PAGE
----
Dr. Christopher Tolleson, MD, MPH

Jan 28, 2023

Christopher Tolleson, MD, MPH is a movement disorder specialist at the University of Tennessee Medical Center and the Medical Director of The Cole Clinic as well as the Huntington’s disease clinic. Since arriving, Dr. Tolleson is working to expand the Movement Disorder program Dr. Michelle Brewer helped to develop. He has been involved with Parkinson’s disease research throughout his career.


Chris Tolleson, MD, MPH 

“Growing up, medicine kind of was always in the back of my mind as a possible career. Then when I started training, because I had issues when I was a kid, neurology really stood out for me. I graduated from residency in neurology, and I’ve been doing Parkinson’s disease and different movement disorders since 2010.” – Dr. Tolleson


In line with our James Bond theme at KiMe, Chris has been assigned agent status 004: Neurologist for his determination to find a cure for Parkinson’s. There are seven total “00” status agents in this interview series. 


We don’t know what causes Parkinson’s Disease, at least we don’t know what leads to the brain damage. We sometimes do genetic testing, particularly if there is a family history, but that’s not necessarily common practice. What’s actually happening in the brain on a very microscopic level, the cells are just not functioning right.  Sometimes there are problems with cells dying off early or energy connections with cells.


In terms of the way we make a diagnosis of Parkinson’s, that’s a clinical exam. My patients have one of two features—either a tremor typically when they are sitting still, or changes when we move their arms or legs, some rigidity or stiffness.


People with Parkinson’s actually probably have a variety of different issues before they come in the clinic. Some things are kind of harbingers of the disease (like) acting out dreams, constipation, sometimes their blood pressure fluctuates, and loss of smell. You see these harbingers of Parkinson’s that tell us that the dying off of those neurons is happening long before, sometimes 10, maybe even 20 years before the patient comes to the clinic.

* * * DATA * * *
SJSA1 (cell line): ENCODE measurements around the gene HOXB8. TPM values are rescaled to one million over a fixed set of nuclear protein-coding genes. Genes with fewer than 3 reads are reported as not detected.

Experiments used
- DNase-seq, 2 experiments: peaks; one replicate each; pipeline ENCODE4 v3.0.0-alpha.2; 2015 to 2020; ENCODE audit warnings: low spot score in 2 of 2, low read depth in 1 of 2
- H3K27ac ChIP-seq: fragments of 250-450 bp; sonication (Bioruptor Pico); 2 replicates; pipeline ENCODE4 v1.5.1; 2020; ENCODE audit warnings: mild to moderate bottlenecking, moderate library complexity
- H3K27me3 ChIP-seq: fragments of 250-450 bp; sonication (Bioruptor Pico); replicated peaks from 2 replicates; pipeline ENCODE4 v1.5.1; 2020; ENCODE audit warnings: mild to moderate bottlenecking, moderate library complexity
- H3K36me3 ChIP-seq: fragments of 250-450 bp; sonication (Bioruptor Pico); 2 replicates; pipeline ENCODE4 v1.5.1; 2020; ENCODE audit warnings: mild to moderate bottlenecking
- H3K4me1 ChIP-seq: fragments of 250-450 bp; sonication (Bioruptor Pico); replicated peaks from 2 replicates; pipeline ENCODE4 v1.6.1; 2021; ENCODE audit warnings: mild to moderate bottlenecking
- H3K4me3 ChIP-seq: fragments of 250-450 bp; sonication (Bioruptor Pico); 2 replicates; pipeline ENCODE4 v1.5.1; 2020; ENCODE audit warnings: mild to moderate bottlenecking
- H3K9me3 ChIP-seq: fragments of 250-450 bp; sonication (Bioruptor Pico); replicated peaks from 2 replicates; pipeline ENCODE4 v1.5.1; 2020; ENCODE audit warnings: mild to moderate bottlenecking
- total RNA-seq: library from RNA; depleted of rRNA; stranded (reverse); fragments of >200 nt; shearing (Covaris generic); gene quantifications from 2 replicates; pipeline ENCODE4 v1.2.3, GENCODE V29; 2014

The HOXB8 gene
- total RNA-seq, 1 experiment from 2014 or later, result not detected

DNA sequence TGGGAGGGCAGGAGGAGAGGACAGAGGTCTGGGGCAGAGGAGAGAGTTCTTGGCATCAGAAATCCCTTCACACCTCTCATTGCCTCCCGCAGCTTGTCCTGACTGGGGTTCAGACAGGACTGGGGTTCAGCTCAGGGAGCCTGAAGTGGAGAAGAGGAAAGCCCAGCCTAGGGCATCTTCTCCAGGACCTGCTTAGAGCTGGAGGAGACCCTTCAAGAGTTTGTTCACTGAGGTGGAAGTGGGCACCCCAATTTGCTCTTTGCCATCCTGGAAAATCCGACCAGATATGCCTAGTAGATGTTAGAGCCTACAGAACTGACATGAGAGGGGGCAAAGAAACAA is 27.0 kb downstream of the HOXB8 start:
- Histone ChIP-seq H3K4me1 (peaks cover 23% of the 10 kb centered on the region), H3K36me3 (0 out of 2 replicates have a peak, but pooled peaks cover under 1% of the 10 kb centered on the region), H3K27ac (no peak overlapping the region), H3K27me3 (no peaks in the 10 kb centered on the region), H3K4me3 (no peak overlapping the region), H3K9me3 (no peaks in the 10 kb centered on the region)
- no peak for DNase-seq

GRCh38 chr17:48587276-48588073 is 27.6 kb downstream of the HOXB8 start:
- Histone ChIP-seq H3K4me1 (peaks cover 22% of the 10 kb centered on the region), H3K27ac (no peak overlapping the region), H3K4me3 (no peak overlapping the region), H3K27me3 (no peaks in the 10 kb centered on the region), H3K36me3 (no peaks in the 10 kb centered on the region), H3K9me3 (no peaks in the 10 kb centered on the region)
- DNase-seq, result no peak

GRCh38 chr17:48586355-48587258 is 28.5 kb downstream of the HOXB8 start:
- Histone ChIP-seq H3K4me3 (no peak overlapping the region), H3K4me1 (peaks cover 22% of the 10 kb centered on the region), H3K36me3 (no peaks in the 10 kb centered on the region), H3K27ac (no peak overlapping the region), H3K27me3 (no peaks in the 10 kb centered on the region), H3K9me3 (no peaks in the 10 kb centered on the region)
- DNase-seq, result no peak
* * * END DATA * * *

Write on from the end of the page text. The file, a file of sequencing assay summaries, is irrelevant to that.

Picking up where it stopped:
I would tell you, kind of the holy grail is to detect Parkinson’s earlier or develop a treatment that might slow down the disease. There’s lots of things that are being studied to potentially do that – types of imaging scans, skin biopsies, checking spinal fluid, blood tests, looking in peoples’ eyes.


We don’t have a way to concretely and easily identify patients before a clinical exam yet.


In terms of things that might slow down the disease, I think people are still focusing on attacking the protein deposit that we see in a microscope in Parkinson’s Disease, called Alpha-synuclein (αS). Some people are trying to modify or disrupt that protein.


When we are looking at a patient, we are trying to take in the whole picture to determine what’s the best thing to use. Every medication has potential for side effects. I don’t have a perfect drug. I wish I did. One of the things we do worry about is longer term side effects. So there’s a wiggling type movement that patients can get with medication. There’s also something I would call wearing off, motor fluctuations where the medicine works, but doesn’t work as long. There’s a lot of different things that we have to worry about like getting lightheaded or dizzy, hallucinations, cognitive changes, swelling in the legs, rash, sometimes patients get really impulsive, or they gamble, or they shop. Most of our drugs affect Dopamine because the problem in the brain is that the nerve cells that make that chemical are dying off and so our mainstay of treatment is Dopamine replacement.